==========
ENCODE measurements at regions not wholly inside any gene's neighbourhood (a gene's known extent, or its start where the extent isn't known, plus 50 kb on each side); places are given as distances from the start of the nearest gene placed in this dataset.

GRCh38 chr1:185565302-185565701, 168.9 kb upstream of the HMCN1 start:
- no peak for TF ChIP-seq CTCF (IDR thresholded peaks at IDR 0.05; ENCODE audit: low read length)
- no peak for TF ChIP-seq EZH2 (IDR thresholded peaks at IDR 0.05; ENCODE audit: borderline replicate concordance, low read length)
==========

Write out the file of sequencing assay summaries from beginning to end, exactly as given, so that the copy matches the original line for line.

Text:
ENCODE measurements at regions not wholly inside any gene's neighbourhood (a gene's known extent, or its start where the extent isn't known, plus 50 kb on each side); places are given as distances from the start of the nearest gene placed in this dataset.

GRCh38 chr1:185565302-185565701, 168.9 kb upstream of the HMCN1 start:
- no peak for TF ChIP-seq CTCF (IDR thresholded peaks at IDR 0.05; ENCODE audit: low read length)
- no peak for TF ChIP-seq EZH2 (IDR thresholded peaks at IDR 0.05; ENCODE audit: borderline replicate concordance, low read length)